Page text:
The heart of Via is a simple analog circuit offering you two inputs, each traveling through a sample and hold followed by a VCA. The results are mixed at the output.

A digital signal generator animates the circuit to create a useful synthesis tool, adding a suite of complementary auxiliary outputs in the process. Assignable controls and inputs are tailored to each module.

The following diagram offers an under the hood view of what happens between inputs and outputs if it piques your curiosity.


Find 12hp of open space in your eurorack case (8hp if you are using the module without the expander). Your case has to have at least 38mm of clearance. Make sure it can accommodate 110 mA of power on the +12V rail and 45 mA on the -12V rail.

Connect a 16 pin to 10 pin eurorack power cable to your power bus.

Connect the power cable to the 10 pin connector on the smaller "backpack" sized power board. Red stripe faces down as marked with a stripe on the PCB. Tap the touch sensors; you should see the LEDs respond.

Carefully install the module into its new home, perhaps powering your case down as you do this to avoid any shorts. After attaching the screws, power on your case and enjoy.

Controls and IO

You are encouraged to try just about any patch you can think of with Via. While the exact function of the controls, inputs, and outputs varies from module to module, a few things are always true:

You can use the markings adjacent to each jack to help keep your inputs and outputs sorted. Inputs are outlined; outputs have solid fill.  Exposed copper indicates the analog IO, white silkscreen indicates the IO that varies from module to module.

Likewise with knobs, the manually set reference voltages for the analog circuit have grey caps. Connecting a signal to the A input disables the A normal control, but the B scale control provides an attenuverter on any signal connected to the B input.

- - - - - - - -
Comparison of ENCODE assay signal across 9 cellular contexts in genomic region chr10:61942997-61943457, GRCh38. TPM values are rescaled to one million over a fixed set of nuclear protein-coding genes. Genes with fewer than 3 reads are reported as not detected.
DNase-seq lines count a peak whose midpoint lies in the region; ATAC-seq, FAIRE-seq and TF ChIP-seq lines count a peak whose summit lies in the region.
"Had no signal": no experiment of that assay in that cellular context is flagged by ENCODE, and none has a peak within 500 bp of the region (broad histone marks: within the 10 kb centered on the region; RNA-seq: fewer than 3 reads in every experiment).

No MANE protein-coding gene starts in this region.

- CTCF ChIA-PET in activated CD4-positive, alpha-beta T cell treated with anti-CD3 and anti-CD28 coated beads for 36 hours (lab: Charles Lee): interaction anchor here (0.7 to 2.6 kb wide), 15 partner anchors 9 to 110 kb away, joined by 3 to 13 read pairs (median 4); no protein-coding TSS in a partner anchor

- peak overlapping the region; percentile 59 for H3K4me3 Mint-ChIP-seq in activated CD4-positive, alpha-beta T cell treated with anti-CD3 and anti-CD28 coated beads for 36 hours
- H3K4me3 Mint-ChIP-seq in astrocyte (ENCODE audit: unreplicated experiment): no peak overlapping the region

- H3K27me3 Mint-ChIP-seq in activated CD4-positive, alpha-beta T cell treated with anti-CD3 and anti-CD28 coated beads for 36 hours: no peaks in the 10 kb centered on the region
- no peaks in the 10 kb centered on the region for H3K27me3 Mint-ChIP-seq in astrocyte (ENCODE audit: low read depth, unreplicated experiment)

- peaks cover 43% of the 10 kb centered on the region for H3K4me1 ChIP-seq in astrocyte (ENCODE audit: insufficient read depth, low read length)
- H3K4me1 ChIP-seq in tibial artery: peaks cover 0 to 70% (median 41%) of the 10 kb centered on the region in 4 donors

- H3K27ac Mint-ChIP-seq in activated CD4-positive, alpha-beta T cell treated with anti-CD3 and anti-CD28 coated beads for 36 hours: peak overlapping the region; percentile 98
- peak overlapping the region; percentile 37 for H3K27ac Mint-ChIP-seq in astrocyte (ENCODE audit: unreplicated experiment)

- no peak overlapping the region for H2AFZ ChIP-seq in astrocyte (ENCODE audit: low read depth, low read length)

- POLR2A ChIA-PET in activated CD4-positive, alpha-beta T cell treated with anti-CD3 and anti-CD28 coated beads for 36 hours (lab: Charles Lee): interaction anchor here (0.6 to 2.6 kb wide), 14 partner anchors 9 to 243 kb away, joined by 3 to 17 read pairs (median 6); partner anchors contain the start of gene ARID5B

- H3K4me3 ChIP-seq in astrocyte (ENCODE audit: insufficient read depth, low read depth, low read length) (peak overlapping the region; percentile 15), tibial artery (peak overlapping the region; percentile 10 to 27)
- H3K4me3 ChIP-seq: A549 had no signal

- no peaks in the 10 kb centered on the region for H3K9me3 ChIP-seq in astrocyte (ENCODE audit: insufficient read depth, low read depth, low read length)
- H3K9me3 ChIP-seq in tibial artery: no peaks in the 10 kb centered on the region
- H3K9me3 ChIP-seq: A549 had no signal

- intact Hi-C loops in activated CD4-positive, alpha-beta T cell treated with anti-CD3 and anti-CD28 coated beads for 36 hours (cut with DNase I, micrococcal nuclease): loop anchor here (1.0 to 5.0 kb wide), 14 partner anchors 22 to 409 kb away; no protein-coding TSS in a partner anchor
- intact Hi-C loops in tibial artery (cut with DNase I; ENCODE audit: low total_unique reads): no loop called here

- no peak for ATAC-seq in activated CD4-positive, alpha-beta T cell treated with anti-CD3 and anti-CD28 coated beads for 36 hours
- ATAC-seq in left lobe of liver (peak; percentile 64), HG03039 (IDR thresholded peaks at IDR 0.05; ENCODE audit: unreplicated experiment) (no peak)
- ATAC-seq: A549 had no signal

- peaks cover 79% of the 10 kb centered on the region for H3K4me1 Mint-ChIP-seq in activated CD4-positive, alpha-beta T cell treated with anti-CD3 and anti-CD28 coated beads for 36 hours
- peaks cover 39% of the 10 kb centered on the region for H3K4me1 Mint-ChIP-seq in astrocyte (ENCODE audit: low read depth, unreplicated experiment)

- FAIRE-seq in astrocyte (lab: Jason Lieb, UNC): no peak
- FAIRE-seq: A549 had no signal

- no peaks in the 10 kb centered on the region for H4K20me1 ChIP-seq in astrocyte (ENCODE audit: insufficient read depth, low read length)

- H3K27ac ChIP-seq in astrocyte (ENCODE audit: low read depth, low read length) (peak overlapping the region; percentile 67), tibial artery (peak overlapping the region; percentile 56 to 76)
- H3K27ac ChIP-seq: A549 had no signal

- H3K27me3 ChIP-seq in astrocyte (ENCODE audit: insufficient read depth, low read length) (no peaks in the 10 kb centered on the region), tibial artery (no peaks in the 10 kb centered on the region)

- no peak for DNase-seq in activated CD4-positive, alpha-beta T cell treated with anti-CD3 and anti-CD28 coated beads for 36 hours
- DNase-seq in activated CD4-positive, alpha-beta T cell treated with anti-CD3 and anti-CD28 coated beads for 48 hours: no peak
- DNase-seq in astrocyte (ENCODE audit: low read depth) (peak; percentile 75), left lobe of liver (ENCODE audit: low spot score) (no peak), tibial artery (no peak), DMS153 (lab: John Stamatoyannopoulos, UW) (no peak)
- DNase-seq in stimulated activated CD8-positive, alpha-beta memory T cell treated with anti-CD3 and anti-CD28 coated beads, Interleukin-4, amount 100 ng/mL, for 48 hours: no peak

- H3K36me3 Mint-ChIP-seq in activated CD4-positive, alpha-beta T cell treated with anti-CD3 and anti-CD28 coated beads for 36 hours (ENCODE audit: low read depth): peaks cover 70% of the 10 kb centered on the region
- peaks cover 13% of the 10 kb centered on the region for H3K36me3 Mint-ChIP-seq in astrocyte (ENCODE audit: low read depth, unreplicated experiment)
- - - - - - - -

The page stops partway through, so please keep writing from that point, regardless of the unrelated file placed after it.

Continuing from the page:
KNOB1, KNOB2, and KNOB3 provide manual controls that vary from module, the CV2 and CV3 knobs always act as attenuators for signals connected to the CV2 and CV3 inputs.

Each touch sensor is associated with a parameter. A tap changes the parameter, pressing and holding the sensor for more than a second shows the current parameter mode without changing it.

Click on the features in the diagram for more details.

Odoo - Sample 1 for three columns Odoo - Sample 1 for three columns

Analog Output

After processing, the analog inputs are mixed at the output. The output clips at -10V and 10V. The output impedance is 560 Ohms.

The bicolor LED in the center of the module shows the level at the output. Green indicates a positive voltage, red negative.

The relationship between the output and the inputs on a given module depends on how the main circuit is controlled, for more details check out this section on circuit control scheme

touch sensors push button leds

Parameter Menu and Presets

Each touch sensor is dedicated to a parameter. Tap a sensor to cycle to the next mode for that parameter. If a sensor is held for more than a second, the parameter does not change, allowing you to reference the current mode if you are unsure of its setting. 

When selecting modes for a parameter, a clockwise pattern represent the numbers 1-8 on the white LEDs:


On some firmwares, one or more of the buttons are loaded with an auxiliary parameter, indicated by a subscript on the button legend.

To access an auxiliary parameter, use the bottom middle sensor like a "shift" button. While holding shift, tap a button to change its aux parameter and hold for more than second to display the current value.


A preset storage and recall system is activated by pressing and holding the pushbutton.

push button

The preset system works like an old car stereo tuner. Each sensor functions as a preset storage slot. With the pushbutton held, tapping a touch sensor recalls the preset stored in that slot and plays a short animation on the LEDs. A sensor press of more than 2 seconds with the pushbutton held stores the current module state in that slot, and a longer animation plays. 

You can recall the factory presets for each module by pressing and holding the 4 corner buttons for 4 seconds. Beware this will overwrite all currently stored presets.   


Via offers a range of options for altering the module. This page explains the possibilities and the time investment involved in each.